If the RTD is incorrectly connected, the screen displays RTD
Incorrect use 25°C. The system can still make measurements
without the RTD connected, but uses 25°C as the compensation
temperature.
Ensure that the RTD is connected before power is applied
so that the system can detect the resistance value of the RTD
(Pt100 or Pt1000) and the configuration (2-wire, 3-wire, or
4-wire).
12970-012
COMMON VARIATIONS
Figure 12. Photo of EVAL-CN0359-EB1Z Board Showing Home Screen in
Measurement Mode
12970-013
5.1kΩ
+2.9V
The system shown in the CN-0359 uses the ADuCM360
precision analog microcontroller for a highly integrated
conductivity measurement.
If the user desires a discrete ADC, the AD7794 24-bit, Σ-Δ
ADC is a good choice.
Rev. A | Page 8 of 10
Circuit Note
CN-0359
CIRCUIT EVALUATION AND TEST
3.
This circuit uses the EVAL-CN0359-EB1Z circuit board, an
external power supply, conductivity cell, and an RTD.
4.
Equipment Needed
The following equipment is needed:
The EVAL-CN0359-EB1Z circuit board
A 6 V power supply or wall wart (EVAL-CFTL-6V-PWRZ)
A conductivity cell
Pt100 or Pt1000 2-wire, 3-wire, or 4-wire RTD (if the RTD
is not connected, the conductivity measurement is referenced
to 25°C)
Setup
Connectivity for Prototype Development
Take the following steps to set up the circuit for evaluation:
1.
2.
6.
Connect the conductivity cell as follows:
a. 4-wire cell: connect an outside current electrode to J5
Pin 1 and the closest inner voltage electrode to J5 Pin 2.
Connect the second outside current electrode to J5
Pin 4 and the closest inner voltage electrode to Pin 3.
b. 2-wire cell: connect one electrode to J5 Pin 1 and Pin 2
and connect the second electrode to J5 Pin 3 and Pin 4.
c. If the conductivity cell has a shield, connect it to J5 Pin 5.
Connect the RTD as follows (if used):
a. 4-wire RTD (see Figure 5): connect the positive
current excitation wire to J3 Pin 1 and the positive
voltage sense wire to J3 Pin 2. Connect the negative
current excitation wire to J3 Pin 4 and the negative
voltage sense wire to J3 Pin 3.
b. 3-wire RTD (see Figure 6): connect the positive
current excitation wire to J3 Pin 1. Connect the
negative current excitation wire to J3 Pin 4. Connect
the negative voltage sense wire to J3 Pin 3.
c. 2-wire RTD (see Figure 7): connect one RTD wire to
J3 Pin 1 and the other wire to J3 Pin 4.
d. If the RTD wires are shielded, connect the shield to J5
Pin 5.
The EVAL-CN0359-EB1Z is designed to be powered with the
EVAL-CFTL-6V-PWRZ 6 V power supply. The EVAL-CN0359EB1Z requires only the power supply and the external
conductivity cell and RTD for operation.
The EVAL-CN0359-EB1Z also has an RS-485 connector, J2,
that allows an external PC to interface with the board.
Connector J4 is a JTAG interface for programming and
debugging the ADuCM360.
Figure 14 is a typical PC connection diagram showing an
RS-485 to RS-232 adapter.
Rev. A | Page 9 of 10
6V
SUPPLY
PC
J1
CONDUCTIVITY
CELL
J5
J2
RS-485 TO
RS-232
ADAPTER
EVAL-CN0359-EB1Z
RTD
J3
J4
JTAG
Figure 14. Test Setup Functional Diagram
12970-014
•
•
•
•
5.
Connect the 6 V power supply (EVAL-CFTL-6V-PWRZ)
to J1 of the EVAL-CN0359-EB1Z circuit board.
Turn on the power by connecting the EVAL-CFTL-6VPWRZ, and then push the button on the EVAL-CN0359EB1Z circuit board.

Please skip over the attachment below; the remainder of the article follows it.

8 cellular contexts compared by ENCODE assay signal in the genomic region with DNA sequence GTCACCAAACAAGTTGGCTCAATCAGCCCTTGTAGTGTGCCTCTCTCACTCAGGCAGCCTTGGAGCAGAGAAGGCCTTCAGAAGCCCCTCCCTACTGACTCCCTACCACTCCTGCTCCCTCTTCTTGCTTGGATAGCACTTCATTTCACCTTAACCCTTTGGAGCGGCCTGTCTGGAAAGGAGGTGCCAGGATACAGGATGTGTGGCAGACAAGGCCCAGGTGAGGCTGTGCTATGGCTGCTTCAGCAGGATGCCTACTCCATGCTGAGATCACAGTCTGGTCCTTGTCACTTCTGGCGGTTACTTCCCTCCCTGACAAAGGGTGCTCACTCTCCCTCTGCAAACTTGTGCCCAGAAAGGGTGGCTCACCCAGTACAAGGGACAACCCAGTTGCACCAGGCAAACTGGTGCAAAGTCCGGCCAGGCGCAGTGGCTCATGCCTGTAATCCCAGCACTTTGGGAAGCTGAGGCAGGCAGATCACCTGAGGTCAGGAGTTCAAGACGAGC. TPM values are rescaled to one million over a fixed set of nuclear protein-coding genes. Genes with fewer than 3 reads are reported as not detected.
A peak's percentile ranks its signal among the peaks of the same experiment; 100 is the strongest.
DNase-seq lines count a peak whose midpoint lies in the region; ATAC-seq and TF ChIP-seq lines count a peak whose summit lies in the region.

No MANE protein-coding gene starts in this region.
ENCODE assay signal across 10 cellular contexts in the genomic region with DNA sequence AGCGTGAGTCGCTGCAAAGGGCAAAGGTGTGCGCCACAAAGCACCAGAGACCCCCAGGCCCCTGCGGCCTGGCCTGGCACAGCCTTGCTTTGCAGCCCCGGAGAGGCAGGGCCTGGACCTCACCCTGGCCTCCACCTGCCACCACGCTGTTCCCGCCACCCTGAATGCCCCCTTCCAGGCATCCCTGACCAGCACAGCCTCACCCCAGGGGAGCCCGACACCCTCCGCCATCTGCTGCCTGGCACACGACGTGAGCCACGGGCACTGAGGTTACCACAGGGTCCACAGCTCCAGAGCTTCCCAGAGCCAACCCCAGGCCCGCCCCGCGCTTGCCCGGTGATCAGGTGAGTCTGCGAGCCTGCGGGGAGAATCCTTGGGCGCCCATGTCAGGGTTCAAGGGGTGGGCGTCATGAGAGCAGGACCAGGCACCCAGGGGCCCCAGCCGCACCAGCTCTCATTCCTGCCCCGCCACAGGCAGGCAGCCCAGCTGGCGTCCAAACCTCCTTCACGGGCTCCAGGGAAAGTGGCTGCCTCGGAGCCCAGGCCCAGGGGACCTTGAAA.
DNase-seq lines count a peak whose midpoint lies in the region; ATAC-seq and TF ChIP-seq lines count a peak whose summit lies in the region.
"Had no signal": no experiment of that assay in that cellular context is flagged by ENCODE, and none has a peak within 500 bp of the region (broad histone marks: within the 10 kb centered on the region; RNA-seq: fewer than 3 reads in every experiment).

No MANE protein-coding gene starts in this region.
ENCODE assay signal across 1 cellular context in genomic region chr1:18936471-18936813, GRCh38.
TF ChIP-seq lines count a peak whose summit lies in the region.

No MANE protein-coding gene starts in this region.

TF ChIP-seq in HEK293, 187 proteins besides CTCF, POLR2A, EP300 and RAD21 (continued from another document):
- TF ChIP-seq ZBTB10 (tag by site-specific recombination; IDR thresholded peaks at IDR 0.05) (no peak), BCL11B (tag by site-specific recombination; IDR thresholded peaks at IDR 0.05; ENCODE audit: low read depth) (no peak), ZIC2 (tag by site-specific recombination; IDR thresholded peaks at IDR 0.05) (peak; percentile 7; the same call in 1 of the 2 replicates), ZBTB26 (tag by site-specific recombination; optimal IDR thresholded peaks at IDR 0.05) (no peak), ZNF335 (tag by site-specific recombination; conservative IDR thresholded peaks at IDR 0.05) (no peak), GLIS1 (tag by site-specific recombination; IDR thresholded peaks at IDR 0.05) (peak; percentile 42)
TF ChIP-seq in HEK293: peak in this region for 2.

Follow the procedure previously described in the Software
Operation and User Interface section and enter the
following parameters: EXC Voltage, EXC Frequency,
TEMP Coefficient, and Cell Constant.
Return to the main screen and wait for the ADuCM360 to
flush the buffers and display the conductivity and the
temperature. If the screen shows an error and the buzzer
beeps more than 20 times, check the sensor connections.
CN-0359
Circuit Note
LEARN MORE
Data Sheets and Evaluation Boards
CN-0359 Design Support Package:
www.analog.com/CN0359-DesignSupport
AD8253 Data Sheet
ADIsimPower Design Tool. Analog Devices
ADA4000-1 Data Sheet
Linear Circuit Design Handbook. Analog Devices/Elsevier.
ADA4638-1 Data Sheet
Op Amp Applications Handbook. Analog Devices/Elsevier.
ADA4528-2 Data Sheet
The Data Conversion Handbook. Analog Devices/Elsevier.
ADA4077-2 Data Sheet
A Designer's Guide To Instrumentation Amplifiers, 3rd Edition.
Analog Devices.
AD8592 Data Sheet
MT-031 Tutorial. Grounding Data Converters and Solving the
Mystery of “AGND” and “DGND”. Analog Devices.
ADuCM360 Data Sheet
ADA4627-1 Data Sheet
MT-101 Tutorial. Decoupling Techniques. Analog Devices.
"Section 7: Temperature Sensors" in Sensor Signal Conditioning.
Analog Devices.
AD8542 Data Sheet
ADP2300 Data Sheet
ADP1613 Data Sheet
ADG1211 Data Sheet
ADG1419 Data Sheet
ADM3483 Data Sheet
REVISION HISTORY
11/15—Rev. 0 to Rev. A
Change to Setup Section ...................................................................9
1/15—Revision 0: Initial Version
(Continued from first page) Circuits from the Lab reference designs are intended only for use with Analog Devices products and are the intellectual property of Analog Devices or its
licensors. While you may use the Circuits from the Lab reference designs in the design of your product, no other license is granted by implication or otherwise under any patents or
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notice but is under no obligation to do so.
©2015 Analog Devices, Inc. All rights reserved. Trademarks and
registered trademarks are the property of their respective owners.
CN12970-0-11/15(A)
Rev. A | Page 10 of 10